Briane Keene wrote a blog post yesterday highlighting some disturbing news about Dorchester. Brian Keene requested that his rights be reverted to him in exchange for a write off of the debt (royalties) that Dorchester owed him.
I negotiated a deal with Dorchester that allowed for: 1. The immediate reversion of all of my print rights, and 2. The reversion of all of my digital rights as of 11:59pm 12/31/10.
This means that only Brian, not Dorchester, would have the right to distribute and sell those books going forward. However, Dorchester appears not to have been abiding by this agreement, but instead putting Keene’s books up for sale on digital retailing sites.
Except that it wasn't, because since then, Dorchester has repeatedly violated that agreement. Since January of this year, unauthorized digital editions of my work have been sold via Kindle, Nook, iBooks, and Sony. These digital editions were not made available for sale until well after the rights had reverted back to me. Dorchester's response, in each case, has been to blame someone else and assure me that "they are looking into it" and that I would be "financially compensated" and that "it wouldn't happen again". Except that I haven't been financially compensated and it keeps happening again. In the most recent case (iBooks), Dorchester blamed their vendor, Libre Digital, but provided no documentation verifying this. An employee at Apple cast doubt on this explanation. In the case of Kindle, they blamed Amazon.com. Again, an employee at Amazon cast doubt on this. The ebooks were sold under the Dorchester brand. They were sold even though Dorchester does not have the rights to them. And it is Dorchester, rather than their vendors or booksellers, who are ultimately responsible. I have been patient. I have been understanding. The first time, I allowed that it could indeed be a mistake. Four times later? It is no longer a "mistake". It is theft, or at the very least, staggering incompetence. And as of this writing, I have not seen financial restitution for these unauthorized sales, nor have I received a valid explanation of how they occurred, nor have I heard what steps the company will take to prevent it from happening again.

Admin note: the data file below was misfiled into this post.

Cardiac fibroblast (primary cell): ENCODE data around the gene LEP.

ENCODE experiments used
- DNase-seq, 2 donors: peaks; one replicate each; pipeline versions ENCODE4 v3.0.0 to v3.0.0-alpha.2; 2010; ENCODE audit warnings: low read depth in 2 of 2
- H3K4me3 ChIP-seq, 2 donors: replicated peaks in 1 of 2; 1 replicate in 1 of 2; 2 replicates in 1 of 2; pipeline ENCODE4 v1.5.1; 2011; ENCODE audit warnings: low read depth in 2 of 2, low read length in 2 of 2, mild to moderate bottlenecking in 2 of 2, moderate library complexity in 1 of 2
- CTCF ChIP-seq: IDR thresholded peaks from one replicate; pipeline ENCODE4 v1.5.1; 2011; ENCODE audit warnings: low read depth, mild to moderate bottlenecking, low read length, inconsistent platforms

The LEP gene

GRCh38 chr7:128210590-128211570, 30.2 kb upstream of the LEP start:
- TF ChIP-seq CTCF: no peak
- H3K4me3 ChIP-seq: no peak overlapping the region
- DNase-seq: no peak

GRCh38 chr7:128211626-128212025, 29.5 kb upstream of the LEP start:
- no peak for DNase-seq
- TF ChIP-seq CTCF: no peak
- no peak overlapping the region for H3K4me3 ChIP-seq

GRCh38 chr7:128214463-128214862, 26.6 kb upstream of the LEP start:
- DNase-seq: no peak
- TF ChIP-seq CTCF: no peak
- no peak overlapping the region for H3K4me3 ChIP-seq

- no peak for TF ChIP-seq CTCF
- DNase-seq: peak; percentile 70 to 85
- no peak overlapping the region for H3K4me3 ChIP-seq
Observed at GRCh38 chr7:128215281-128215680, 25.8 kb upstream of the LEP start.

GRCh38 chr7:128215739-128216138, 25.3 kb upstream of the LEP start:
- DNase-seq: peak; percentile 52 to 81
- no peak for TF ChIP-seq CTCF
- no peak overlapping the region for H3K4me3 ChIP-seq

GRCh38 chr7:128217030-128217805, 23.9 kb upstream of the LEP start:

Brian doesn’t have the means to sue Dorchester for this action and frankly even if he did, I doubt Dorchester would even pay the judgment. Dorchester’s response to Brian has been evasive and then silent. Dorchester’s response to fans has been to disable comments on their facebook page. Brian is calling for a boycott of Dorchester books.
Jessica Verday has a follow up to the debacle with Running Press and the editor of Wicked Pretty Things, Trisha Telep. Even though Running Press invited Verday to resubmit her m/m short for inclusion in the anthology, Verday has declined because she doesn’t feel comfortable supporting any royalties going to Trisha Telep for this project. Telep, if you recall, stated this in response to Verday’s going public about Telep’s request to make the m/m story into a m/f story.
The good news is that Connie Brockway is finally going to be publishing Giles Strand’s romance story. The bad news, for some readers, is that this will be digital only. Brockway announced the news via the All About Romance blog that she was taking the self publishing route. Brockway left the historical field to write a couple of contemporaries and then returned with at least one historical from Signet. The current contractual terms offered made it easy for Brockway to decide to self publish. Hopefully a return to her romance origins will revitalize the career of a favorite of many romance readers.
Paul Biba from Teleread posted his notes from #pubtip (a mini conference) which was really just a conversation between Michael Healy (currently the registrar for the registry created by the now rejected google book settlement) and Carolyn Reidy, the CEO of Simon & Schuster. I thought Reidy’s comments were interesting because she believes that the focus on publishers should be proving themselves to authors, not really developing relationships with consumers.
Biggest challenge is for publishers to prove they have a value to authors, not to become a B to C business. Have always been a B to C business – they always did this but now they are more directly involved.
Other notes include that S&S doesn’t sell to libraries because there they “haven't found a business model that they are happy with” and sales for books are half digital in the early selling periods.